Residents fighting complex Fallston area would be site for youth home

December 13, 1992|By Phyllis Brill | Phyllis Brill,Staff Writer

Along a two-lane stretch of Harford Road in Fallston where residents have long cherished the quiet rural surroundings, a war is raging over a neighborhood's future.

Enraged by the prospect of a 10-building foster-care complex for 60 abused and neglected children at Harford and Reckord roads, residents have gone to court to challenge an agency of the United Methodist Church.

The next skirmish in their 2-year battle is set for Tuesday in Harford County District Court. There, a judge must decide if the church's Board of Child Care can build the group home on its 26 acres, as the county's Zoning Board of Appeals has ruled, or if residents are right in suggesting their community is no place for the $5 million-plus complex.

"What we're opposed to is very simple," says Salvatore Glorioso. "They want to put up a commercial facility on a rural property that has no public services -- no water, no sewerage, no public transportation, no security. And we're just supposed to accept it."

Mr. Glorioso, his wife, Joyce, and their two children live in the 2900 block of Harford Road, across the street from the site of the proposed complex.

The couple moved to the brick rancher Mrs. Glorioso's parents built shortly after marrying 16 years ago. Their 6 1/2 acres include a barn and a pasture where their children can ride their horses.

The neighborhood is dotted with modest homes built of different designs, various outbuildings and an occasional small farm. It has barely changed in two decades, and that's the way the Gloriosos like it.

A little farther north on Harford Road, next-door to the site of the proposed home, live Jim and Sharon Martinek, 27-year residents who have raised four children on their 1 1/2 acres.

"This is a middle-class neighborhood that has been stable for many years. People are friendly, but they don't meddle in one another's affairs," says Mr. Martinek, who posted a sign on the edge of his property in October to alert drivers northbound on Harford Road to his plight:

"Proposed site: Group home . . . for 60 abused juveniles. No public utilities," it reads, with an arrow pointing next door, to the mostly wooded lot the United Methodist Church has owned for (( 18 years.

The Martineks and Gloriosos are among 40 families in the Fallston Meadows Homeowners Association, which is leading opposition to the foster-care complex. The association formed 20 years ago to fight a Reckord Road trucking firm's plans to expand.

The community won that fight, and the organization remained inactive until about two years ago when Baltimore County residents shot down the Methodist Church's effort to build a foster-care complex there.

Board of Child Care leaders reset their sights on Harford County, and Fallston Meadows neighbors geared up for a new battle.

The Board of Child Care wants to build a complex of five "cottages" housing 12 children each. Plans also call for an administrative building, a maintenance building, a commercial kitchen, a gymnasium with a swimming pool and a three-car garage.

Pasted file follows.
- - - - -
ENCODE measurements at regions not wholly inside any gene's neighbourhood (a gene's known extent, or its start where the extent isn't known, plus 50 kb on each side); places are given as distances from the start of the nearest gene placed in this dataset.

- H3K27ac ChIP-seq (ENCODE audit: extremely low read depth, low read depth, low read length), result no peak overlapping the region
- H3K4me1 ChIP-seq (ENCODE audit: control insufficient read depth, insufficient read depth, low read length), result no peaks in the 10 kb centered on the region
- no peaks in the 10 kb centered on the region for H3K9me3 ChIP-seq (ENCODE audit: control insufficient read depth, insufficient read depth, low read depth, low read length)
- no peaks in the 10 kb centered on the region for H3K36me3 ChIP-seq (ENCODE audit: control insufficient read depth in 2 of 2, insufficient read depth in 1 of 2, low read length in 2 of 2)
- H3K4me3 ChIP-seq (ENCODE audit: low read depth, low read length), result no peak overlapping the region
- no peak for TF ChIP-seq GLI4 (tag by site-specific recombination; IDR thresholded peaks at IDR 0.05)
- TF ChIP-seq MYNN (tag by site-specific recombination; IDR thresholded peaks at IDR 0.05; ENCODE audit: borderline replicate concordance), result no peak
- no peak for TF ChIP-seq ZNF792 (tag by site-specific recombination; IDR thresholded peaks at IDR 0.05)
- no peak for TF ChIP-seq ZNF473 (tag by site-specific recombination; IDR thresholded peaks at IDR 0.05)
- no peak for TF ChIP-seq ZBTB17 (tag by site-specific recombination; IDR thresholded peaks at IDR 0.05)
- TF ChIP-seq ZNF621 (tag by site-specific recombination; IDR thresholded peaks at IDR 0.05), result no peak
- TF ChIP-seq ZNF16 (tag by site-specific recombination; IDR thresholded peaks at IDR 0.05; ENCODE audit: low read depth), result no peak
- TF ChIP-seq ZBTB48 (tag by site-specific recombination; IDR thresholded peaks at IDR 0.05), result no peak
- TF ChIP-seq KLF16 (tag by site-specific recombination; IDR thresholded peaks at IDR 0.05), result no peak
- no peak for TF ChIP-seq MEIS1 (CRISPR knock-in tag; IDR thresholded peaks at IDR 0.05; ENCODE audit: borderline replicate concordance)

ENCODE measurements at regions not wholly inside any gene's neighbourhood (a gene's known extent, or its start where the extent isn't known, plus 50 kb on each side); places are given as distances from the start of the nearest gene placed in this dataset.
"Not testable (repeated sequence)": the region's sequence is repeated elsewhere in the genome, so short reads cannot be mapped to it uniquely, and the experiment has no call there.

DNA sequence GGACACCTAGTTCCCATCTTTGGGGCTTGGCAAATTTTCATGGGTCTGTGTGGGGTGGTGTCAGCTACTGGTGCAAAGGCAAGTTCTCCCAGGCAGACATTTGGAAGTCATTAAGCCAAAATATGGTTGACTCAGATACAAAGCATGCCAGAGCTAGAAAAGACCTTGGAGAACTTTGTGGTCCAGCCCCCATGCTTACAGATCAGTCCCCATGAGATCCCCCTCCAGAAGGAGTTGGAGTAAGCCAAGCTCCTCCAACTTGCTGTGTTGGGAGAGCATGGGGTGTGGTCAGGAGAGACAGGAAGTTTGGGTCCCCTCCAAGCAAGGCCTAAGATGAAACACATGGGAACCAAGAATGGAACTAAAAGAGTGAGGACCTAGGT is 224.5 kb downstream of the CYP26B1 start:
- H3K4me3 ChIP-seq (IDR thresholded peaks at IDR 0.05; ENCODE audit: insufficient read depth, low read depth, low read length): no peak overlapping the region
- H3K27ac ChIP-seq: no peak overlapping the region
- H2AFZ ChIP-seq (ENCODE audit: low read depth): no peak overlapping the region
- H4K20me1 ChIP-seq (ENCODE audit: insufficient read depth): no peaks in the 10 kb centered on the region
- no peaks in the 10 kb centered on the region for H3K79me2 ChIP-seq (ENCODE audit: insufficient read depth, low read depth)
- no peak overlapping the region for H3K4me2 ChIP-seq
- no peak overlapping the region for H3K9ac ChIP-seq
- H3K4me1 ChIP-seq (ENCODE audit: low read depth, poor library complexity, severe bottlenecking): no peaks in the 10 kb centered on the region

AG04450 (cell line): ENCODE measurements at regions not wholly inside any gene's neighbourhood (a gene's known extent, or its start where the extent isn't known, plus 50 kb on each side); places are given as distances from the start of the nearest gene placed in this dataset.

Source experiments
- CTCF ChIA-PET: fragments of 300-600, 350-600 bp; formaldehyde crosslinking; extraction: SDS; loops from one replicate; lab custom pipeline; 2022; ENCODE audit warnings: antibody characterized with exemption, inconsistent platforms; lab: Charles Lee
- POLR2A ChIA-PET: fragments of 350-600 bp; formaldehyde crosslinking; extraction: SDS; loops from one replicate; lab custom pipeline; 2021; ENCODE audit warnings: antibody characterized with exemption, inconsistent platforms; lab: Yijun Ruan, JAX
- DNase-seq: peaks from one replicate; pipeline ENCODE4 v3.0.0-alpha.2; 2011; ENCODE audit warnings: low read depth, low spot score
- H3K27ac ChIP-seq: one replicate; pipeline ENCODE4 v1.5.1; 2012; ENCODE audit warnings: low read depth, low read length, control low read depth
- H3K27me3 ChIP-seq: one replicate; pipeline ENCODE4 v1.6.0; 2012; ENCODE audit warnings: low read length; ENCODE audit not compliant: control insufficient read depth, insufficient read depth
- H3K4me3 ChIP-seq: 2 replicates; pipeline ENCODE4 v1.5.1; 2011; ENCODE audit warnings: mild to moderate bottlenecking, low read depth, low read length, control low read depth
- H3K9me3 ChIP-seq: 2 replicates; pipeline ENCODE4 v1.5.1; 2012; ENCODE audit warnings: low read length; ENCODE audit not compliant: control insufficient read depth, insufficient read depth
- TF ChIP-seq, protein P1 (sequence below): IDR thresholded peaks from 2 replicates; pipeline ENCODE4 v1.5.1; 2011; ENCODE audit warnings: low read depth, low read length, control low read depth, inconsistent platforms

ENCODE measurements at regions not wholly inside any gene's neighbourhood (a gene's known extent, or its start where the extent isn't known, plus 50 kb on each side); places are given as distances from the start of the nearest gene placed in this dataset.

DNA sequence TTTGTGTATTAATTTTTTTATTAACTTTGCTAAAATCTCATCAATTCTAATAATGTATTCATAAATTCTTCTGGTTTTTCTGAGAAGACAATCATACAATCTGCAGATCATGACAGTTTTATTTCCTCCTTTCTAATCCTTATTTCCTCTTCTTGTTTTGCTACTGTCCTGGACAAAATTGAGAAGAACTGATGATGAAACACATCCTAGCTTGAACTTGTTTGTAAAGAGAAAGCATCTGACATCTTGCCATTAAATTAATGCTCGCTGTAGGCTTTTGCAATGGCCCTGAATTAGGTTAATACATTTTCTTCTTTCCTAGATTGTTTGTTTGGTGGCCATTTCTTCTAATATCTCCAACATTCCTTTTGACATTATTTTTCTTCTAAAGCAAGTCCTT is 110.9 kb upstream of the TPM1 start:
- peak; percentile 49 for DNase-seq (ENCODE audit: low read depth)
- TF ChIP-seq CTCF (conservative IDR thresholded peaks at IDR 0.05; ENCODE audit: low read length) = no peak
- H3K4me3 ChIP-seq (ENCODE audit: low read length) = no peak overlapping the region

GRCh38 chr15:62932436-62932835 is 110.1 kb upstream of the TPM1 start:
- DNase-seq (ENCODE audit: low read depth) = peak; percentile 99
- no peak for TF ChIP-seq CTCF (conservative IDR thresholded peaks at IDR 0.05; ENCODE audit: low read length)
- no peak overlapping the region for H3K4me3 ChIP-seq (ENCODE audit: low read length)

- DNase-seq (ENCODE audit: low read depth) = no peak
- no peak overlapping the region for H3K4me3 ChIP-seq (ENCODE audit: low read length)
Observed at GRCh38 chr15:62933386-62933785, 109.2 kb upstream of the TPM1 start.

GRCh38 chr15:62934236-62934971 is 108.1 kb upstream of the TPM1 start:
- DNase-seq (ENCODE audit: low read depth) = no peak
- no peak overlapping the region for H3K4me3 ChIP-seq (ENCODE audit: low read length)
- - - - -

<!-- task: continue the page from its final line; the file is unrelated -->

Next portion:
The children, referrals from Social Service agencies across the state, would range from 2 to 17 years old. They would include long-term residents as well as youngsters sent there for emergency shelter.

All the residents would be victims of physical or emotional abuse or neglect -- children who had been removed from their homes by authorities because they were considered in danger.

Such a group home is long overdue in Harford County, says Larry Berardelli, Harford County director of Social Services.

"Harford County has over 200 children in foster care today," he says, including individual homes, group homes and residential treatment centers. The need is so great, he says, "we've got kids placed as far away as Georgia and Florida."

While most of the children are in individual foster homes, he says, a greater need exists for group homes where children with emotional problems borne of abuse can get proper supervision and counseling.

"They need structure and professional help that a normal foster home cannot provide," Mr. Berardelli says. "They need a neutral environment."

That may be so, say Fallston residents, but their rural corner of the world isn't it. Chief among their objections is the lack of public utilities.

The Martineks, for instance, worry about water. Many of the wells in the area are old and shallow, says Mr. Martinek, and some, including his, have gone dry over the years. The group home's projected use of 6,300 gallons a day is way out of line with other homes in the area, he says.

His neighbors add that that septic systems routinely fail, that traffic is already too heavy and that the Fallston schools can't handle more children.

And, residents say, the proposal is inconsistent with Harford County's master plan for managing growth. Key to building the complex is a special zoning exception needed to put a group home on land zoned for agricultural or rural residential use.

Baltimore Sun Articles
Please note the green-lined linked article text has been applied commercially without any involvement from our newsroom editors, reporters or any other editorial staff.